"gulp-ruby-sass": "~0.3.0",
    "gulp-util": "~2.2.14",
    "gulp-autoprefixer": "0.0.6",
    "gulp": "~3.5.2",
    "gulp-jade": "~0.4.1",
    "gulp-watch": "~0.5.0",
    "gulp-sass": "~0.6.0",
    "gulp-plumber": "~0.5.6",
    "gulp-clean": "~0.2.4",
    "gulp-load-plugins": "~0.3.0",
    "gulp-concat": "~2.1.7",
    "gulp-uglify": "~0.2.1",
    "gulp-connect": "~0.3.1"

11 févr. 2014

Get CLI results in Vim

Still a nice trick. When you need to get the results from a command line into your documentation, you can use Vim's ability to run Bash / Zsh commands and read their outputs.

For instance, I want to list all the files contained into a directory:
:r ! ls -l my_dir

Another nice example, I want to show the directory tree of my project into my documentation :
:r ! tree -d

Note : On OSX, you can install tree with Homebrew easily:
brew install tree

Git & GitHub Foundations • Forks and Pull Requests

A simple and nice tutorial to refresh my memory when I contribute on Github.

10 févr. 2014

Chien + Zen : Quelque chose a changé ?

Il semble qu'il y ait quelques changements sur le site de notre nouvel ami.

Les masques vont bientôt tomber !

9 févr. 2014

A gulp of coffee: your gulpfile in coffeescript

Pros and cons

Gulp is  a new buildsystem for the web. It contrasts with Grunt by leveraging NodeJS's streams. Therefore, it writes no temporary file on your drive when you're performing multiple operations on your assets. Of course, it speeds up the build process, but it is not the only advantage. Thanks to the streams, when you write your tasks, it feels more like you are describing the required workflow. For me, it is much more natural.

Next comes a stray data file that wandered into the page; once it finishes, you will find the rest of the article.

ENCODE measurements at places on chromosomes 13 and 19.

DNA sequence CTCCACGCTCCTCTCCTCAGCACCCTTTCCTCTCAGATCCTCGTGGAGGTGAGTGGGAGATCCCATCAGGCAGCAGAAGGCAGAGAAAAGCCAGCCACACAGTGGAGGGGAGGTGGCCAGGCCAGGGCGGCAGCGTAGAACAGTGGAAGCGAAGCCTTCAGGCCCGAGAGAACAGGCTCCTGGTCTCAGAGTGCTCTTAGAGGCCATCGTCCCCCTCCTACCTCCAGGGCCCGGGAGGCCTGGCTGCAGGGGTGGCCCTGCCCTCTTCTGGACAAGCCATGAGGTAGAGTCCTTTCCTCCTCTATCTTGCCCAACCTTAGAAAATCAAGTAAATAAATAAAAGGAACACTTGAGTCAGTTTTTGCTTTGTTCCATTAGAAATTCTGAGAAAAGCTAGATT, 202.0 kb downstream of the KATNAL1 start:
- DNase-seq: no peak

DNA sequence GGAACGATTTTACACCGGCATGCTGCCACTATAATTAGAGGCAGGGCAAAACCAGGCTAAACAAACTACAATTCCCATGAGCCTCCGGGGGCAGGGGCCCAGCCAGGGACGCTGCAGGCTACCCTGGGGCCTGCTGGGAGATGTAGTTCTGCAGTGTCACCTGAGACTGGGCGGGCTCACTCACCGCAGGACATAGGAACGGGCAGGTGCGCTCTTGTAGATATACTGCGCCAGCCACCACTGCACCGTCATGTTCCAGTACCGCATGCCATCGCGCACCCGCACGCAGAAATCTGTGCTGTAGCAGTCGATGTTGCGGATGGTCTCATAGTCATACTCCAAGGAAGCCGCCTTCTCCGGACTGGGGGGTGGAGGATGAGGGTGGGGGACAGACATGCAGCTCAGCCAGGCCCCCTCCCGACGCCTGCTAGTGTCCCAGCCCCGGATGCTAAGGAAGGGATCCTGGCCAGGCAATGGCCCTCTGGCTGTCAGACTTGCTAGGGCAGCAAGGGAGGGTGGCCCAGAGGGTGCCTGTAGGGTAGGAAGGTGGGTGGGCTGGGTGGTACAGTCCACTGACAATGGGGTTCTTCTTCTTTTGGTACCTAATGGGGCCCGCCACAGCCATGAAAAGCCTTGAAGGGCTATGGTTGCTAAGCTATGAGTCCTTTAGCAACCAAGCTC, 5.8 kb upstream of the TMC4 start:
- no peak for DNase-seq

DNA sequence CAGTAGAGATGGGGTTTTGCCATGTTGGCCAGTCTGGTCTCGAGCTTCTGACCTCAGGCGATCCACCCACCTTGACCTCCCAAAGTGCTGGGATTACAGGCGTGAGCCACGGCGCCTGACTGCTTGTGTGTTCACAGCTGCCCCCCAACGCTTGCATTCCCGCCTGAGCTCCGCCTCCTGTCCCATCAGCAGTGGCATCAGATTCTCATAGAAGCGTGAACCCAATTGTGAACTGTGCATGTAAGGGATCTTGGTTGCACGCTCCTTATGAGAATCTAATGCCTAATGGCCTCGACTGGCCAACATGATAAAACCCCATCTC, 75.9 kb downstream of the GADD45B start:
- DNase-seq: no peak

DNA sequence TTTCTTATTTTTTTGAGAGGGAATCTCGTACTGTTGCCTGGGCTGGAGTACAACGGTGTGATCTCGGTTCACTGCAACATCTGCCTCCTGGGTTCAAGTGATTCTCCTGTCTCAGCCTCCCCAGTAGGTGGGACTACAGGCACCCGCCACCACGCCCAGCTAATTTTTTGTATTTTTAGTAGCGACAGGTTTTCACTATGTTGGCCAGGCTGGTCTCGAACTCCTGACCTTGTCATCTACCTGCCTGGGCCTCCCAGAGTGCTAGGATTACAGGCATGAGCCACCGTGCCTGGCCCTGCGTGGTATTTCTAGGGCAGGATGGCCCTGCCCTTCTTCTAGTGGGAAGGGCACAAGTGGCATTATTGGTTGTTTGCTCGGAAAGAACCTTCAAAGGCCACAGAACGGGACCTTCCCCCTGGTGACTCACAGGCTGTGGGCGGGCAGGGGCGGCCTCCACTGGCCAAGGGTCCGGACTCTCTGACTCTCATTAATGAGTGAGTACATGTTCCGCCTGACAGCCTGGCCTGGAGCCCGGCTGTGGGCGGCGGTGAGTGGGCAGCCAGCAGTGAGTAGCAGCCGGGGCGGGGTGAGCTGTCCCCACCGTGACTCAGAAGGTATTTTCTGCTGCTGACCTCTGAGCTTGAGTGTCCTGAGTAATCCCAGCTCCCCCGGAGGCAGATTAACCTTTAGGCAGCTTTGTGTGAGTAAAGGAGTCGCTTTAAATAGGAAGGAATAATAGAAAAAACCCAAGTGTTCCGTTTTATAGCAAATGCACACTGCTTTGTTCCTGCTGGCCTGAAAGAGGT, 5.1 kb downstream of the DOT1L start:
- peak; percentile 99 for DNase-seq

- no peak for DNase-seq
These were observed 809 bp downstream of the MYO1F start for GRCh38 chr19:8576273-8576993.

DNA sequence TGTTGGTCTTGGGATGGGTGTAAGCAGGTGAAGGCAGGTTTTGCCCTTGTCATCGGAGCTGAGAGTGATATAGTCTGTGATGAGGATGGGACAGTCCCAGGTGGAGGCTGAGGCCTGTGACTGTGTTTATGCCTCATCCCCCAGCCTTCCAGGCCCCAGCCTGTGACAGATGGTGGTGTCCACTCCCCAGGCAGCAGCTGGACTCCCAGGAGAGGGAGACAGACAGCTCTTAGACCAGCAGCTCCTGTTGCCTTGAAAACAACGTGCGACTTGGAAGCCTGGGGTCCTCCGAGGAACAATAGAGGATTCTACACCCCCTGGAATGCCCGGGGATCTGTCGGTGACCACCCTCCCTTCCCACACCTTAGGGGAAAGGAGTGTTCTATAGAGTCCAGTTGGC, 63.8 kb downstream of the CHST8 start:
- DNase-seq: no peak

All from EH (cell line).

The main drawback that I've found is its inability to directly use CoffeeScript as its main file. Streams and their piping abilities produce a ton of parenthesis obfuscating the semantic of your development with unnecessary grammar and syntax requirements.

Regaining access to CoffeeScript

Like GruntGulp expect a main file named Gulpfile.js. We will use this file to bootstrap CoffeeScript and, thus, regain access to a more friendly language. Of course, the same trick could be applied to other languages such as Dart or TypeScript.

// Note the new way of requesting CoffeeScript since 1.7.x
// This bootstraps your Gulp's main file

That's it.

Now, just an example that demonstrates the achieved advantage, and also, the new parenthesis free chaining of CoffeeScript 1.7. The following script transpiles Jade, minifies it, compresses your SVG, transpiles your Sass, autoprefix it and minifies it, copies the fonts used in your Sass files.

# Load all required libraries.
gulp       = require 'gulp'
sass       = require 'gulp-ruby-sass'
prefix     = require 'gulp-autoprefixer'
cssmin     = require 'gulp-cssmin'
jade       = require 'gulp-jade'
minifyHTML = require 'gulp-minify-html'
svgmin     = require 'gulp-svgmin'

# Create your CSS from Sass, Autoprexif it to target 99%
#  of web browsers, minifies it.
gulp.task 'css', ->
  gulp.src 'app/css/index.sass'
    .pipe sass()
    .pipe prefix "> 1%"
    .pipe cssmin keepSpecialComments: 0
    .pipe gulp.dest 'www/css'

# Create you HTML from Jade, Adds an additional step of
#  minification for filters (like markdown) that are not
#  minified by Jade.
gulp.task 'html', ->
  gulp.src 'app/index.jade'
    .pipe jade()
    .pipe minifyHTML()
    .pipe gulp.dest 'www'

# Minify your SVG.
gulp.task 'svg', ->
  gulp.src 'app/img/*.svg'
    .pipe svgmin()
    .pipe gulp.dest 'www/img'

# Copy the fonts using streams.
gulp.task 'copy', ->
  gulp.src 'app/fonts/*'
    .pipe gulp.dest 'www/fonts'

# Default task call every tasks created so far.
gulp.task 'default', ['css', 'html', 'svg', 'copy']